Stream : In this third issue of Stream, we are exploring the major changes in our human condition. Although the idea that we are living in a period of rupture is disputed, what is certain is that our human condition is now an urban condition. This is why we wanted to interview you, given that the city is at the heart of much of your work.
Alain Bublex : I always find it difficult to admit that we are living in a “pivotal period.” I have been hearing over the past thirty years and am left to wonder what period of time hasn’t been disruptive in one sense or another. The 1980s started with the emergence of postmodernism and finished with the fall of the Soviet bloc; the 1990s experienced the development of digital technologies and the Internet. It seems to me that the same happened in the 1970s, with the end of the postwar boom, and in the 1970s, with its generational upheaval (Berkeley, the Cultural Revolution in China, the May 1968 events in Paris, etc.). A bit further back, in the 1950s, it was the beginning of the atomic era and decolonization; before that, World War II, which occurred after the rise of fascism, World War I, the turn of the century and its great inventions, the end of the nineteenth century with the emergence of Marxism. I think we could continue reaching back in time for at least two or three hundred years and we would see an endless series of pivotal moments and disruptions. So what makes our time different from any other? Why would this rupture, ours, be a major one and not the others? When can we actually find a long period of stability?
Extension of the urban realm
Regarding global urbanization, we could argue that the movement towards total urbanization started during the eighteenth century and that it is simply more obvious nowadays. Look at the reign of Louis XV and the creation of the technical Grand Corps of Bridges and Roads and the laying out of the royal highways. The landscape was then fully organized starting from the towns, and then from one town to another. The creation of the highways was an opportunity to redraw the surrounding countryside to match the taste of the urban dwellers who were going to use the roads. They had not been drawn to make it easier to discover a region, the rural world, or untamed nature, but on the contrary, to extend the urban area, if only in a limited fashion, circumscribed to the field of view on either side of the road. The ideal countryside was a park, a landscape created by means of guidelines and recommendations—an idealized landscape that was imagined to be the extension of the towns and cities, from one center to another.
Then came the removal of the fortifications which defined a visible boundary isolating the towns from the rest of the territory, and of course, the rural exodus notably in France and England. What we are now seeing throughout the world happened in only a few decades in Europe: we quite brutally shifted from a mainly rural and agricultural world to a mainly urban and industrial one. The size of urban settlements increased dramatically. Nevertheless, in our collective memory, we haven’t registered any particular disruption and the cities where we live today seem to us to have gradually evolved in a continuous and gradual manner from the Middle Ages to the present time.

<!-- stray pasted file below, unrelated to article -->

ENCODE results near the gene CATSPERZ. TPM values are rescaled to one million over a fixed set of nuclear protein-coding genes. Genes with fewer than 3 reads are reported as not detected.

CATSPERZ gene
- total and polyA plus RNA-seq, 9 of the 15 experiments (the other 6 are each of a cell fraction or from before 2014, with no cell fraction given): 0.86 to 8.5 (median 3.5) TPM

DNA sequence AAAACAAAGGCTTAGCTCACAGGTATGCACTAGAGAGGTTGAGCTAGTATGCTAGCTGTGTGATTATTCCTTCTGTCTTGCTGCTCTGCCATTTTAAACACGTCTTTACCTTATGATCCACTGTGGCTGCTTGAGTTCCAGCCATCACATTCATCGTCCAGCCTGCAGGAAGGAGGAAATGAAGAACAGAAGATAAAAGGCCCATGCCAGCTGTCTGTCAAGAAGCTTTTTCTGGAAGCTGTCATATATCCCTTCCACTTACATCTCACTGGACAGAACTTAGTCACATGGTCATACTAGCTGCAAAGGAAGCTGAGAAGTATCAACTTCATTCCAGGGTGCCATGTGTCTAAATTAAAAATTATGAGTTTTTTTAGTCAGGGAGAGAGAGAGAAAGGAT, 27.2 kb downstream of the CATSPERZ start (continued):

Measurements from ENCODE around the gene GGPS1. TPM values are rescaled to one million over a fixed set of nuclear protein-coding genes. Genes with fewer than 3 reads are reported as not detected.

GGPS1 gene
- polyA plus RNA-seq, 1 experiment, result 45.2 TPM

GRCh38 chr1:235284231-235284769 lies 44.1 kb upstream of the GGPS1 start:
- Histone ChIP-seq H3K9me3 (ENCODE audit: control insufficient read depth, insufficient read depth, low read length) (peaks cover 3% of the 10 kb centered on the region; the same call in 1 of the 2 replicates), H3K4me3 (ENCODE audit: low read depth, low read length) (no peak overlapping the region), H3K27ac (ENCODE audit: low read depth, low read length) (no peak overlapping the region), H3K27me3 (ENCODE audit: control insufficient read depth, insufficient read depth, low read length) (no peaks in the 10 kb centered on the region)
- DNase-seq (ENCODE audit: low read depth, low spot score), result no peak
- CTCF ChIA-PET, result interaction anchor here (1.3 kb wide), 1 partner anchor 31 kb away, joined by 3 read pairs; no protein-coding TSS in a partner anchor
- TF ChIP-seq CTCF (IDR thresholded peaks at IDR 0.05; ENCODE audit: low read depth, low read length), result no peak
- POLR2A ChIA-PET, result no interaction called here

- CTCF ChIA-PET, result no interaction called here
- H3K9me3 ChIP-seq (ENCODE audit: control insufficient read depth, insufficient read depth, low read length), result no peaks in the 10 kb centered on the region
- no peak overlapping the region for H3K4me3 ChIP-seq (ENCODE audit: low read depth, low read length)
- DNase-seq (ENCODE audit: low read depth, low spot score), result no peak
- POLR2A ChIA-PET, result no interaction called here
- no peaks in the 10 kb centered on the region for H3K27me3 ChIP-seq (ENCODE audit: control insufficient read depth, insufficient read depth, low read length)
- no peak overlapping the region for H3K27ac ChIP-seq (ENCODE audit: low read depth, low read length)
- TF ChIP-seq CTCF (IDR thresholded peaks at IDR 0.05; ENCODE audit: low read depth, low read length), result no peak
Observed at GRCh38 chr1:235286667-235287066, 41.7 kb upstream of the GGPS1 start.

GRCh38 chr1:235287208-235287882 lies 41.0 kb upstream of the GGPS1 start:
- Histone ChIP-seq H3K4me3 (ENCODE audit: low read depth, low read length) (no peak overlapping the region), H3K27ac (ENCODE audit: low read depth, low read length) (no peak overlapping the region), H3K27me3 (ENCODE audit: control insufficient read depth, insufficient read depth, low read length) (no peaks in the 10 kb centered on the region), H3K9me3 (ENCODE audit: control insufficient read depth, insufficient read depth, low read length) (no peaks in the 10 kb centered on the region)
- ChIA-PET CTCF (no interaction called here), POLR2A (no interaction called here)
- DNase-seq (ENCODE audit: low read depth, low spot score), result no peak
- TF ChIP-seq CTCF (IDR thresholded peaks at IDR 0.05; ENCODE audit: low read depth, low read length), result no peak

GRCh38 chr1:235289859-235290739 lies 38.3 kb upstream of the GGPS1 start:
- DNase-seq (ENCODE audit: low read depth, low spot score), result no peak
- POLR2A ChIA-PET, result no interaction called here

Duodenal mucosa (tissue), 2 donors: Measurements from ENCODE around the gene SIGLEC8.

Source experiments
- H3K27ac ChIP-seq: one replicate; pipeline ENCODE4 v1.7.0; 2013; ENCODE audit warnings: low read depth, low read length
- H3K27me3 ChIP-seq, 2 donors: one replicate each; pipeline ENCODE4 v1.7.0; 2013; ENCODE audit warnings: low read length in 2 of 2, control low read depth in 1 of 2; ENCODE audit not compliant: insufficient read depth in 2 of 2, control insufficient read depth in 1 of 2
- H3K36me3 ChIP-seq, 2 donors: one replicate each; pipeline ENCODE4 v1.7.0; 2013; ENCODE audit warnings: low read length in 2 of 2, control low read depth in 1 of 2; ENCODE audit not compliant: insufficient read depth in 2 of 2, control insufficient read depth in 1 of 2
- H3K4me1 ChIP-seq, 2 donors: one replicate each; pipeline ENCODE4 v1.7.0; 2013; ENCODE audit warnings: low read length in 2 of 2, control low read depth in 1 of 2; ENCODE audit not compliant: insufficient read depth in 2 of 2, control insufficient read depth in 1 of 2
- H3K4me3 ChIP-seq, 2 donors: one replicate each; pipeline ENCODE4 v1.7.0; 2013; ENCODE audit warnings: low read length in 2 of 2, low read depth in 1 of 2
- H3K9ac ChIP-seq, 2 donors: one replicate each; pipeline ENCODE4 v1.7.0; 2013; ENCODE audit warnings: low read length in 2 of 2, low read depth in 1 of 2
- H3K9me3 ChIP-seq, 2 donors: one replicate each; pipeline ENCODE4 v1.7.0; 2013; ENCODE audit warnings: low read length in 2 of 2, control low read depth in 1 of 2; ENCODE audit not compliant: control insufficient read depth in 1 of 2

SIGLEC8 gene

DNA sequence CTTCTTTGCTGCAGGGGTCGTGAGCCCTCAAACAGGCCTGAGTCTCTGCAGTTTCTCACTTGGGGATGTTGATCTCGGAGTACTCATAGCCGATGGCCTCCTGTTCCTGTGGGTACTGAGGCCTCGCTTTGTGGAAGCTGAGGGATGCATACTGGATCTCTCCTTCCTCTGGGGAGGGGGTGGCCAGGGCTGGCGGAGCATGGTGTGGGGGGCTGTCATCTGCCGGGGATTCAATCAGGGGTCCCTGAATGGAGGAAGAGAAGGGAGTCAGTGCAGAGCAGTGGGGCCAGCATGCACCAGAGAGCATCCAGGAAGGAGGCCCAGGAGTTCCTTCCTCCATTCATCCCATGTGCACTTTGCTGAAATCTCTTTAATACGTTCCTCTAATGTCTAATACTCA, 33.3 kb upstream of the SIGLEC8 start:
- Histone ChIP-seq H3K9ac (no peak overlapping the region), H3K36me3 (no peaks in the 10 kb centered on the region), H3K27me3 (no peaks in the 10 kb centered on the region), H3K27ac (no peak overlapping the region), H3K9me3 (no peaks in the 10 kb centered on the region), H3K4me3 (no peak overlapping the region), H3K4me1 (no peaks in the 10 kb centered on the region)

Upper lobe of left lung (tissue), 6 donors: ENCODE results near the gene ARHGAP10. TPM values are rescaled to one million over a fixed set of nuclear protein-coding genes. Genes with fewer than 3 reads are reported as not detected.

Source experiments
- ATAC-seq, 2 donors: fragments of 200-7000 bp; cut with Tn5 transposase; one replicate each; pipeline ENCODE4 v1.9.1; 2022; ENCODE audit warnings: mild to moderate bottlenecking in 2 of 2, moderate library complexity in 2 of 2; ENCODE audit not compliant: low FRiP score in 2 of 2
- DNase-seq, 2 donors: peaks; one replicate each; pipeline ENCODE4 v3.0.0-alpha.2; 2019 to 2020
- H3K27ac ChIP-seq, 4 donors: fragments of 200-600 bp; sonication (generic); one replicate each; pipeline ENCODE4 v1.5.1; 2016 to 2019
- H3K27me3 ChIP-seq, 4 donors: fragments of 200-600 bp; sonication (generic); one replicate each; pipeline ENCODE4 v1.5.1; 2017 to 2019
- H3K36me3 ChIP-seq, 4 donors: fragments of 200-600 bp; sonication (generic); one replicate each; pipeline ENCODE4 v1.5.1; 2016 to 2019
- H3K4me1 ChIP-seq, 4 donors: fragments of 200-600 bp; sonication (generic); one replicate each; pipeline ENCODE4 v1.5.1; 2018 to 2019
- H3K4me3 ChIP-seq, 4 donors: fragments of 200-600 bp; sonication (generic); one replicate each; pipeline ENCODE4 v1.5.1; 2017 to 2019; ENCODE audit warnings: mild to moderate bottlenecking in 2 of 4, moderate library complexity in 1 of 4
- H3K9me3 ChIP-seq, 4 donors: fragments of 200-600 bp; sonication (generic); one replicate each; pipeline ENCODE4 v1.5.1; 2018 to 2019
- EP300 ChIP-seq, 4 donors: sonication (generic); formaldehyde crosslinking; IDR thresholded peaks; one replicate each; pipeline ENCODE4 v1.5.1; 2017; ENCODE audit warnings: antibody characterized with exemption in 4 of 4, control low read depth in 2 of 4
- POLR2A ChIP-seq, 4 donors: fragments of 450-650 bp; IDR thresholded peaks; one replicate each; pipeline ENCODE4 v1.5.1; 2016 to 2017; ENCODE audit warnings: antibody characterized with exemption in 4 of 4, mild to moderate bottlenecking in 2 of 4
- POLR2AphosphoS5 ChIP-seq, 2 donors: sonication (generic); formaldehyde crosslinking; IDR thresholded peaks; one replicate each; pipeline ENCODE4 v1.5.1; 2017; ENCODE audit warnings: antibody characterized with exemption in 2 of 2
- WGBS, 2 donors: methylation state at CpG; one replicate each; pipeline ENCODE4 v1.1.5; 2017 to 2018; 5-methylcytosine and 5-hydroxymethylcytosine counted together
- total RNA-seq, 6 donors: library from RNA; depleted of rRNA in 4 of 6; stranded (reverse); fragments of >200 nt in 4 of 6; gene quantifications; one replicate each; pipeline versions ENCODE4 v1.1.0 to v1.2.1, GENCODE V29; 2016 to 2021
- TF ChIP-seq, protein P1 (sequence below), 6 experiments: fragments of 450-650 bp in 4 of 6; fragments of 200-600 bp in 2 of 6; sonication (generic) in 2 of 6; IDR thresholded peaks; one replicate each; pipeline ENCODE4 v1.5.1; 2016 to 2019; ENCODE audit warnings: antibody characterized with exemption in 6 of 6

So maybe what is surprising to us today is that all this is happening somewhere else and that we are now mere spectators and not agents of this change. In Asia and in Africa urbanization is undergoing a similar boom but it troubles us because it is foreign to us. My impression is that total urbanization appears to us as a rupture because our gaze is stuck in the past and we still see urban settlements in a similar fashion as we did during the Middle-Ages—like objects isolated in nature, in a form of opposition between the urban and the rural and between the center and its periphery.
Bastien Gallet : There is indeed a major quantitative change—the number of urban dwellers is increasing and cities are becoming bigger—but what impact does this have on the nature of the city? Must we follow Rem Koolhaas and say that a new city is drawn before our very eyes—what he calls the Generic City—or can we conceive these new megalopolises with existing concepts? Do these quantitative transformations bring about a shift in the concept of the city itself? Do we live differently in a Generic City and a traditional European town? According to Rem Koolhaas, the Generic City is a global phenomenon: it refers to the homogenization that affects all contemporary cities to different degrees and which entails both the end of difference—everything looks the same—and the end of identity—i.e., of history, context, what Koolhaas calls “reality.” In brief, the Generic City is what comes after the city: the world as a City—acentric, superficial, without a history, vertical, multiracial, hyperconnected, but also completely anesthetized. This city has no counterpart—it has conclusively absorbed that which the city has always defined itself with respect to: the desert, the forest, the sea, the mountains, etc., or simply nature. Koolhaas’s question would be: what does a city devoid of an outside look like?